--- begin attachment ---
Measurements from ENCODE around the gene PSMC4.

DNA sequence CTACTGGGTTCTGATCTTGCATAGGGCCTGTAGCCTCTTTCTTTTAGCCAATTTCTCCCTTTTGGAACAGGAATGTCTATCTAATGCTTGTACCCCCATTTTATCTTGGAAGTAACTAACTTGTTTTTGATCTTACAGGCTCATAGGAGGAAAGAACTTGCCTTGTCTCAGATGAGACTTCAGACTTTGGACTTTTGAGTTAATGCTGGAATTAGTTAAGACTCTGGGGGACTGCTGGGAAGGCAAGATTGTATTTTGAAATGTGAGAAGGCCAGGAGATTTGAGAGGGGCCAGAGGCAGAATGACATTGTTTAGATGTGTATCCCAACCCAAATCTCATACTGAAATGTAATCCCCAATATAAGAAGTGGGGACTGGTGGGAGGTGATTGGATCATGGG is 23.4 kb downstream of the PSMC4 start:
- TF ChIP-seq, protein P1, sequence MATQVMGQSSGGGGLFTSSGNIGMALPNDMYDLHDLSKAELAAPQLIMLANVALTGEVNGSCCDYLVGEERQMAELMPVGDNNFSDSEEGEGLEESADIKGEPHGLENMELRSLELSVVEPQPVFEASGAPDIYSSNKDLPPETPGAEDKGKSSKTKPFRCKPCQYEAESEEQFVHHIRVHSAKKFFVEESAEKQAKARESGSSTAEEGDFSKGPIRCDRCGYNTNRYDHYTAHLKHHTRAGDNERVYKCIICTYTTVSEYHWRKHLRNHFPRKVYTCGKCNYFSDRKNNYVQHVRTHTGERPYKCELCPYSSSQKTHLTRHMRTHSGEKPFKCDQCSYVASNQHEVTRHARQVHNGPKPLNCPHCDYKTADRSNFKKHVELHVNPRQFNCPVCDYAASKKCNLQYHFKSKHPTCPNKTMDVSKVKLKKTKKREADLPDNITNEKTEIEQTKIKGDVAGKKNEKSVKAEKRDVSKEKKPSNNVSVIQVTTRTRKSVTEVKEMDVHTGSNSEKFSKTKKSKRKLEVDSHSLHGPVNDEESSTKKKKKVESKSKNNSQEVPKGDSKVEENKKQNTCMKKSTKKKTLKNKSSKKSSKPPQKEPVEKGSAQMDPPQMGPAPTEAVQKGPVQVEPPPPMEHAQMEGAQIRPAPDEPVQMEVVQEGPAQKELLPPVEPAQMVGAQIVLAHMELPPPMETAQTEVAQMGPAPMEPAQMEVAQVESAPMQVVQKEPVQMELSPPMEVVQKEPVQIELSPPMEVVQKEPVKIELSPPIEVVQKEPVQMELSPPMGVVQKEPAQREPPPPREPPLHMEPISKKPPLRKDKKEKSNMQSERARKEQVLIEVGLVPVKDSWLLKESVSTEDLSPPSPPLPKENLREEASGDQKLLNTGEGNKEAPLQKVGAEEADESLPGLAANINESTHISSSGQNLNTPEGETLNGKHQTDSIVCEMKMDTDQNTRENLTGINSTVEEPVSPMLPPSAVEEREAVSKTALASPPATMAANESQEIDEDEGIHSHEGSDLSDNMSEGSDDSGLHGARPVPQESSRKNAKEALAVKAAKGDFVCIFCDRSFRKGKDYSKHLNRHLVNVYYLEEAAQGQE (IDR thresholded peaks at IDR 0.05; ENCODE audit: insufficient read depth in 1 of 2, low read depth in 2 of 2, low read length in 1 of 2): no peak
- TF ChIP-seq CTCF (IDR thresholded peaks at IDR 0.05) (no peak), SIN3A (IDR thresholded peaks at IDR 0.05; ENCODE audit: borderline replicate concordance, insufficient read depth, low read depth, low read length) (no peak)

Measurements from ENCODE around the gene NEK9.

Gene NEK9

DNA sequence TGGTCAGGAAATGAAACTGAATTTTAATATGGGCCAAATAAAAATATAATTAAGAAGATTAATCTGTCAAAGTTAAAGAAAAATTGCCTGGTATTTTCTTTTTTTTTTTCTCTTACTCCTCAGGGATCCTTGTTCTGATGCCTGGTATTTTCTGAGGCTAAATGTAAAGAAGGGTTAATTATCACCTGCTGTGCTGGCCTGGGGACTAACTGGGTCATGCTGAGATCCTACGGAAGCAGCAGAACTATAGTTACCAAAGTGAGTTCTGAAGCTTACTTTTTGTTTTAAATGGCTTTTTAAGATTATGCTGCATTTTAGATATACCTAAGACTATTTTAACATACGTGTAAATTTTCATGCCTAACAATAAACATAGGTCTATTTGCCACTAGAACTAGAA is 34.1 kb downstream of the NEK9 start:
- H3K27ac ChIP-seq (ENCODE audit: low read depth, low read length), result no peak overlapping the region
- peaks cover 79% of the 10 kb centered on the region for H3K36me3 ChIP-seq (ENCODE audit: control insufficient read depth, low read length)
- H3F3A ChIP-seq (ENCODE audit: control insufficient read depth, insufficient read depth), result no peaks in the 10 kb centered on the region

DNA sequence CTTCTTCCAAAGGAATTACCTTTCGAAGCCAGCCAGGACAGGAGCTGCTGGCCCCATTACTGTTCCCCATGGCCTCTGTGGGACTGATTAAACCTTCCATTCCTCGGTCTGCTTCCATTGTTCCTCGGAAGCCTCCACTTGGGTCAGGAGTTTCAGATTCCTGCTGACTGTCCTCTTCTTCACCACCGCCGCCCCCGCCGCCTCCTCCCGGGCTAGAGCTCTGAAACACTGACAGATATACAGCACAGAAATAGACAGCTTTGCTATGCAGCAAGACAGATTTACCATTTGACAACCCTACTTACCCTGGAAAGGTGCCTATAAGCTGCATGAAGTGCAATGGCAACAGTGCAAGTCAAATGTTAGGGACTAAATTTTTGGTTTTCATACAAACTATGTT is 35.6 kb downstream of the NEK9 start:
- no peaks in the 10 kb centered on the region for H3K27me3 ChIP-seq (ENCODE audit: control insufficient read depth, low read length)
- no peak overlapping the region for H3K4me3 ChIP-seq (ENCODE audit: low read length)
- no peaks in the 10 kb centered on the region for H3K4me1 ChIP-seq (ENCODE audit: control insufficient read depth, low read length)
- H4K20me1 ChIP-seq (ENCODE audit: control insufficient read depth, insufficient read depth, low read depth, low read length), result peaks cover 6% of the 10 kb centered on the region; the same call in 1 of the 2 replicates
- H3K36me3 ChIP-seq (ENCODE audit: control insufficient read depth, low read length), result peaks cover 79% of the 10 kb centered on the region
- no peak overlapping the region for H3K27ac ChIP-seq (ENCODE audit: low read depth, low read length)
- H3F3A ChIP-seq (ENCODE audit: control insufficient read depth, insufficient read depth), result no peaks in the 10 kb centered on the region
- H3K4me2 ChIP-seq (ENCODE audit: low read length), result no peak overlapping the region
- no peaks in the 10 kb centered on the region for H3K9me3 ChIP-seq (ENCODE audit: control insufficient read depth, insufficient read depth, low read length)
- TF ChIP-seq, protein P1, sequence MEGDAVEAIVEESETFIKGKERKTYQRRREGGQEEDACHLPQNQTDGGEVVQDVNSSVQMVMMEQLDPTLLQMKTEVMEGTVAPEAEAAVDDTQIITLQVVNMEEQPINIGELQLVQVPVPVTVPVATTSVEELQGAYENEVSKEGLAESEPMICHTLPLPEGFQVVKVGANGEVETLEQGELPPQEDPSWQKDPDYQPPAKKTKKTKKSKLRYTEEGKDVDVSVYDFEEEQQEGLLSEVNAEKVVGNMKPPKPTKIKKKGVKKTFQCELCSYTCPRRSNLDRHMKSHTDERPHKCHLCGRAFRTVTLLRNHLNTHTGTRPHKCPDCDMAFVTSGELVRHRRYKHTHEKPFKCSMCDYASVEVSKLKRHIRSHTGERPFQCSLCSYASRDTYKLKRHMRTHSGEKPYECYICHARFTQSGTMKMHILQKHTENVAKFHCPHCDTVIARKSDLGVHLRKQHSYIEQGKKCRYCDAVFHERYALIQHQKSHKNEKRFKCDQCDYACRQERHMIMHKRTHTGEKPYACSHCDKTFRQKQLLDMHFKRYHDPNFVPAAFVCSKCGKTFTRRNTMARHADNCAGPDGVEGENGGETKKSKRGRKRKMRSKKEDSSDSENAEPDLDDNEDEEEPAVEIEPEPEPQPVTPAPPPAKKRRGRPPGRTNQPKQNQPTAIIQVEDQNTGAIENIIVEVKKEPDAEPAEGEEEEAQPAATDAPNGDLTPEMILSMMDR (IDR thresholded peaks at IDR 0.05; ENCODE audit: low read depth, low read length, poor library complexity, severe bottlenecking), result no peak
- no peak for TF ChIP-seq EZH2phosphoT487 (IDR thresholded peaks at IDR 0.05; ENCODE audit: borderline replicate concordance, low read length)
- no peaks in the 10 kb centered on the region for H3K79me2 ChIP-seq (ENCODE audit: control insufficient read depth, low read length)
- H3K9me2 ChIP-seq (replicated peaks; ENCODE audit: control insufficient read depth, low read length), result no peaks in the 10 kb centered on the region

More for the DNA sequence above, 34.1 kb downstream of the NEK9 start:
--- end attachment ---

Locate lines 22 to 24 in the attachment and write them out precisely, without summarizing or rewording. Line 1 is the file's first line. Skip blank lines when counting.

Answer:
- no peak for TF ChIP-seq EZH2phosphoT487 (IDR thresholded peaks at IDR 0.05; ENCODE audit: borderline replicate concordance, low read length)
- no peaks in the 10 kb centered on the region for H3K79me2 ChIP-seq (ENCODE audit: control insufficient read depth, low read length)
- H3K9me2 ChIP-seq (replicated peaks; ENCODE audit: control insufficient read depth, low read length), result no peaks in the 10 kb centered on the region